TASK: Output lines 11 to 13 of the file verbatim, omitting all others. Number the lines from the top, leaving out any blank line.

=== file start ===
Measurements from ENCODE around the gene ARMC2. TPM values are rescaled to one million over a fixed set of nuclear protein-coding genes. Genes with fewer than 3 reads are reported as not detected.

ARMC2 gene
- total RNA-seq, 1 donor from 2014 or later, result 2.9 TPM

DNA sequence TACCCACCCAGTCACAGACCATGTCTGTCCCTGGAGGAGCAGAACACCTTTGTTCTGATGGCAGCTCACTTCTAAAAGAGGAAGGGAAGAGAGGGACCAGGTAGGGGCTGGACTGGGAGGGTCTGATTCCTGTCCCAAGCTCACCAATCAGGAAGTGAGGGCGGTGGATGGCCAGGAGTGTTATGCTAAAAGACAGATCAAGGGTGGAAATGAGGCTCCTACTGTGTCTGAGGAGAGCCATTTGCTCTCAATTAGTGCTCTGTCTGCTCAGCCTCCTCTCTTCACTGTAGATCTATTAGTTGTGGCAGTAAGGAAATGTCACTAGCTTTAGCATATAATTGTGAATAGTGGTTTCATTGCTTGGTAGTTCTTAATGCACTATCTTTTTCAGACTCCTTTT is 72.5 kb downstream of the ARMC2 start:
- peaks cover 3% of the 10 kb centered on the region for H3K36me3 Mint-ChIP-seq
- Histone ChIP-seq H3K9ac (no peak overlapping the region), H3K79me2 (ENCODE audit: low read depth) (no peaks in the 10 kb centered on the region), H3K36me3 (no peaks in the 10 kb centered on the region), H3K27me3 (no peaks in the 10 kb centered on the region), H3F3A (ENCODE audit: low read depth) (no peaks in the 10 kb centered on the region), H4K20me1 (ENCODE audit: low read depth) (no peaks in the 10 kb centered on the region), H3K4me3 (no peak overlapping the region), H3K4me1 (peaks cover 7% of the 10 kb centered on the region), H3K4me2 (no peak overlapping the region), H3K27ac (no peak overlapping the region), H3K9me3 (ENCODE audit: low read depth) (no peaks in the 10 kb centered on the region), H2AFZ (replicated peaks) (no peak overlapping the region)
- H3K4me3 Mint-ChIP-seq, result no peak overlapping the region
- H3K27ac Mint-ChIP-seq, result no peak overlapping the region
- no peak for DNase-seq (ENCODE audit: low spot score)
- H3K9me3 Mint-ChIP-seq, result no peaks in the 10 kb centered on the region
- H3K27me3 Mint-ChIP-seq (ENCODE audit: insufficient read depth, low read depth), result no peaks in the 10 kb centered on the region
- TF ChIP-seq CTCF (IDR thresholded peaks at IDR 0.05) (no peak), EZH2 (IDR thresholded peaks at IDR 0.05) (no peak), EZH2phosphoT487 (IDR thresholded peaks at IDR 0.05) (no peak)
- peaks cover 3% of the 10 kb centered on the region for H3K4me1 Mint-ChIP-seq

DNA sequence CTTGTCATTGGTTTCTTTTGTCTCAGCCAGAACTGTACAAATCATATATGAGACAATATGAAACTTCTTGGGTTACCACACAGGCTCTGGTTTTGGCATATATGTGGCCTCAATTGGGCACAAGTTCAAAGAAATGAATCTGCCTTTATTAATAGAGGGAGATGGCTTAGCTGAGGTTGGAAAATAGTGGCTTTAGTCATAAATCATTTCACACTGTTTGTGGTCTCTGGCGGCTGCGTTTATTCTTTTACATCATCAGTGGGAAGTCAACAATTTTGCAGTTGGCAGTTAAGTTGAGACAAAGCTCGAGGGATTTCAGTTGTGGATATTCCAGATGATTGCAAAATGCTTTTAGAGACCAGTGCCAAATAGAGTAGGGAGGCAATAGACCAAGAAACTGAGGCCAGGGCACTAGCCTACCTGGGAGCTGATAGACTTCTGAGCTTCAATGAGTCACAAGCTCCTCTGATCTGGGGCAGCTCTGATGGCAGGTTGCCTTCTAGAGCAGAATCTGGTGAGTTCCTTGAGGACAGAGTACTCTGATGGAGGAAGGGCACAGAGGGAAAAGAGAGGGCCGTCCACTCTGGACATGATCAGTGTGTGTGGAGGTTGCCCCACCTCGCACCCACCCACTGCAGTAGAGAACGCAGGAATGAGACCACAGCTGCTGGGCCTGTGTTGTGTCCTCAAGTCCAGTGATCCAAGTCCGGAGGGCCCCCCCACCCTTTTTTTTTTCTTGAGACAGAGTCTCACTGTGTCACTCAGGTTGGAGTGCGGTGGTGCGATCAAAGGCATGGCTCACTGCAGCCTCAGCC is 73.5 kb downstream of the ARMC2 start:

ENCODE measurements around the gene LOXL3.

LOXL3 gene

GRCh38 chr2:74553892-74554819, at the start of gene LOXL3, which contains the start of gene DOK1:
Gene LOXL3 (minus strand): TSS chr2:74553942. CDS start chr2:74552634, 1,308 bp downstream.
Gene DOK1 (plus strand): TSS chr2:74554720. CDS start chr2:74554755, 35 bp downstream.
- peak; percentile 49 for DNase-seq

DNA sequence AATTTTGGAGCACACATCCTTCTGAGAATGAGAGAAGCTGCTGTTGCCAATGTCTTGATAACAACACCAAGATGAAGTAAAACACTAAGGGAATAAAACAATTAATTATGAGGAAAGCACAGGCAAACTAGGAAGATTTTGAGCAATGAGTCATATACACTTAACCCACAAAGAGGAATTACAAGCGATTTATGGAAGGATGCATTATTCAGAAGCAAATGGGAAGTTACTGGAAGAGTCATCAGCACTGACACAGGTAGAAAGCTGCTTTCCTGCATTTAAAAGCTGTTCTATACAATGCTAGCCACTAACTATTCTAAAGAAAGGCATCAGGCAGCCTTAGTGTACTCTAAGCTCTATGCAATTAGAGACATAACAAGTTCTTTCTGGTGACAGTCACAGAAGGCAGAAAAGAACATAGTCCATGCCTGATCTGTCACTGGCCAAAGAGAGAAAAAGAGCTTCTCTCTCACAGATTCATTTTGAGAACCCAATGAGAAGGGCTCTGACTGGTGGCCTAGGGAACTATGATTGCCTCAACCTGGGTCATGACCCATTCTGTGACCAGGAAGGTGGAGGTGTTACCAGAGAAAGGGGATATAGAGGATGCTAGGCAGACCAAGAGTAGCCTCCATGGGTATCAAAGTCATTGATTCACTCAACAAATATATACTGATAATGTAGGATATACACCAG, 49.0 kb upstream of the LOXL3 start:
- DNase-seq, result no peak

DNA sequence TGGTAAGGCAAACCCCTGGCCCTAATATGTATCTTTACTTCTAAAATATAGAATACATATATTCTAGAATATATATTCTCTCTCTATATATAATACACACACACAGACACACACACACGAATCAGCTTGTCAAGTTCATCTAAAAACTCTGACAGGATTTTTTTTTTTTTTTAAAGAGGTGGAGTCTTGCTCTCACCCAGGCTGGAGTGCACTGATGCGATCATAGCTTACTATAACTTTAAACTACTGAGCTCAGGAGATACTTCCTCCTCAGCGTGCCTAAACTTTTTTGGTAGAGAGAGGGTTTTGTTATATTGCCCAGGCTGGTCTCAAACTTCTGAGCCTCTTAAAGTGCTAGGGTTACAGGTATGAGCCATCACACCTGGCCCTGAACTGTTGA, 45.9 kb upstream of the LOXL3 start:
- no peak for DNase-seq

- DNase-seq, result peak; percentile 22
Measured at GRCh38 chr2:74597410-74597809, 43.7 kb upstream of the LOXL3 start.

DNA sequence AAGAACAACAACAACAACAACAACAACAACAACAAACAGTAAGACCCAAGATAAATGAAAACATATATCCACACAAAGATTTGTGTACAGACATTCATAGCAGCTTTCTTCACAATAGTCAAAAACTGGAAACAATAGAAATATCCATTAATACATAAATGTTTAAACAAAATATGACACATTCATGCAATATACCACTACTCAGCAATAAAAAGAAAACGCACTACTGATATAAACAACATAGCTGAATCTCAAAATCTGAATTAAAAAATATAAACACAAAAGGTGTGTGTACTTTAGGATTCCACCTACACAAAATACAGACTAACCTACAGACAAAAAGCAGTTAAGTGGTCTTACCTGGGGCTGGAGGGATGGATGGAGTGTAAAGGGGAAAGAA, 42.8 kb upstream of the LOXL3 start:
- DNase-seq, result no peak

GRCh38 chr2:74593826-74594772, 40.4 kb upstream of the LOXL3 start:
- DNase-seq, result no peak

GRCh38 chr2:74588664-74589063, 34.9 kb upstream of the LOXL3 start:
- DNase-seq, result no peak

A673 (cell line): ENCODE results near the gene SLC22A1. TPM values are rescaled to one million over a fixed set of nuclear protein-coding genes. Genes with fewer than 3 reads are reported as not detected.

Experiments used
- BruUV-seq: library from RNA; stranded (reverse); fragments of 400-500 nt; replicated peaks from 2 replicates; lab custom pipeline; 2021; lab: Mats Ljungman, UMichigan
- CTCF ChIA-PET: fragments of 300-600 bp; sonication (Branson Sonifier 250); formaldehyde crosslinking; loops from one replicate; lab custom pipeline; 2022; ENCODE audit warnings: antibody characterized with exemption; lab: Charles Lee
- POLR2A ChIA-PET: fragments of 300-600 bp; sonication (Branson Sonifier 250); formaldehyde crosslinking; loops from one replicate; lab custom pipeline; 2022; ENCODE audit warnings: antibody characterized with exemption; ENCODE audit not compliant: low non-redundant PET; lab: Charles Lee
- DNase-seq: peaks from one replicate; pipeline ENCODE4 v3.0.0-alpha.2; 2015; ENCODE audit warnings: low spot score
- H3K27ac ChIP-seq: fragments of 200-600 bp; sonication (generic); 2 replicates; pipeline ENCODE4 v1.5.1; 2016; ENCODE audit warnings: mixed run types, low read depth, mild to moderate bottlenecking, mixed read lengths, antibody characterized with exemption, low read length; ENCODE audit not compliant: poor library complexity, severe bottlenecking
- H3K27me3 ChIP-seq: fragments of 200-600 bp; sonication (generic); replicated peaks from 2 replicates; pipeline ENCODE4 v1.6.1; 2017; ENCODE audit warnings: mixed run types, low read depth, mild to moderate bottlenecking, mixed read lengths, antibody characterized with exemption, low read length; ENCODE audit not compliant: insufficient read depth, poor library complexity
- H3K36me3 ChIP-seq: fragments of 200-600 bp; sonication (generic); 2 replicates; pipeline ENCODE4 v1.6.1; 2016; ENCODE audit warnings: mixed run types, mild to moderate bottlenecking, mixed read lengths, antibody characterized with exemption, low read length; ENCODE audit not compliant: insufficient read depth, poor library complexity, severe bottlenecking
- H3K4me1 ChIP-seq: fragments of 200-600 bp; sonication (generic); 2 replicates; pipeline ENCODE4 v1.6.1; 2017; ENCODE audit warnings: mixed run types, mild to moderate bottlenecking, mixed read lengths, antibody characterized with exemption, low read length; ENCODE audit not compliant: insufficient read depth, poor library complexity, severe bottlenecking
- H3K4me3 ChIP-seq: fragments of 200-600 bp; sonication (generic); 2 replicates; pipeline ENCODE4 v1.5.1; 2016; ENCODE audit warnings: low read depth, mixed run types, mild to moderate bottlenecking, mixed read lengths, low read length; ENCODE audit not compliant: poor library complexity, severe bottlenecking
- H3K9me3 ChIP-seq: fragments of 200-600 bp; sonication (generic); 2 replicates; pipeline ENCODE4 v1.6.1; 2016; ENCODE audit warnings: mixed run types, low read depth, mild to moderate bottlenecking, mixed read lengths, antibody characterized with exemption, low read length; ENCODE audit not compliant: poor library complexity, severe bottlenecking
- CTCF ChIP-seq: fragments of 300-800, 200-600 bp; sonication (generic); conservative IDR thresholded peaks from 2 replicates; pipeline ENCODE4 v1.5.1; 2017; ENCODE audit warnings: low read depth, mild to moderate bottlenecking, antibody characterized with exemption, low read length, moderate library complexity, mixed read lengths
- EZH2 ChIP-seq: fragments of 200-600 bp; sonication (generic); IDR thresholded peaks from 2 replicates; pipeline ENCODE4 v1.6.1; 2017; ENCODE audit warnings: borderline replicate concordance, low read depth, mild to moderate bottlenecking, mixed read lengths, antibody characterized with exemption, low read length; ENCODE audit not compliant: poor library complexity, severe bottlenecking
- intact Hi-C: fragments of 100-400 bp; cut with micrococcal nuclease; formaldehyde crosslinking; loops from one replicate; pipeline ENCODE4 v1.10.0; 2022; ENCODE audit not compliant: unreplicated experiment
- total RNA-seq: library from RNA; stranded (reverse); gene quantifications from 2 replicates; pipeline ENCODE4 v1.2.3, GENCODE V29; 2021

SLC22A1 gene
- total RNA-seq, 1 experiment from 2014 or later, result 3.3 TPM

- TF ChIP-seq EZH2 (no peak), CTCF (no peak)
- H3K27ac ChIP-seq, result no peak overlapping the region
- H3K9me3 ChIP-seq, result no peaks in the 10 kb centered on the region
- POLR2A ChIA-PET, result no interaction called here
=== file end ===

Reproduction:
- H3K27me3 Mint-ChIP-seq (ENCODE audit: insufficient read depth, low read depth), result no peaks in the 10 kb centered on the region
- TF ChIP-seq CTCF (IDR thresholded peaks at IDR 0.05) (no peak), EZH2 (IDR thresholded peaks at IDR 0.05) (no peak), EZH2phosphoT487 (IDR thresholded peaks at IDR 0.05) (no peak)
- peaks cover 3% of the 10 kb centered on the region for H3K4me1 Mint-ChIP-seq